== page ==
full body splits are recommended for beginners, as beginners can recover fairly quickly from workouts. Once you are an advanced level bodybuilder, you need so much volume to get your body parts to grow it takes you a full week to recover. That's why beginners are recommended to do full body workouts; they simply don't do enough damage to themselves to warrant a full week of recovery.


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PostPosted: Thu Aug 09, 2012 9:18 am 
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Also, doing less is actually more. A few exercises work better than a lot since you can put more effort into the exercises that matter. Make sure you're getting one squat, one hinge, one horizonal and one vertical push and pull, before worrying about accessory lifts. By the way, upright row doesn't count as a vertical pull. Pull ups do.

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PostPosted: Thu Aug 09, 2012 11:56 am 
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Tobias_KK wrote:
So if I cut out the chest dip, bench dip and close-grip bench would I be better off? And maybe doing a cable exercise for triceps instead?
Well, I'll explain this more below, but I like to always choose one main lift for pressing, then one assisting exercise to whatever I want to improve. In your case maybe triceps? Now, Close-grip bench is a great tricep exercise, and you can use that. Or many DB exercises are great as well, as are skull crushers. Whatever you like best.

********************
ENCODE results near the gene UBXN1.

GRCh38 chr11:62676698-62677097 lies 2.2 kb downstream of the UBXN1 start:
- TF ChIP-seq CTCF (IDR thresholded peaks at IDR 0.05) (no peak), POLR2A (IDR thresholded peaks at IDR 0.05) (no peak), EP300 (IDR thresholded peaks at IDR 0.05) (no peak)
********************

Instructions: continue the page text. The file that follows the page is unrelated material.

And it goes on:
Quote:
I just always believed that the military, bench, incline bench and close-grip should be a part of any good workout program?
Well practically yes. But how you organize and use those exercises is worth conserning. They aren't good when thrown in one big pile. You see, they are all pressing movements that activate the shoulders, triceps and chest (and back). Pretty similar in function, just different in movement angle. In one workout only max two is in my opinion worth doing, if not one. You don't need the same stimulation in many exercises on one workout, nor should you stress the nervous system and muscles too excessively. One should be used as a main lift (May it be military press, bench press or their variations). If you want to improve muscle strength or size in that area, use another exercise as assisting, doing more higher volume and lesser intensity. Like Incline presses or DB variations for example. Then do those exercises for two-four weeks, then maybe change the exercises to give different stress and stimulation. It's not necessary, but some prefer it that way.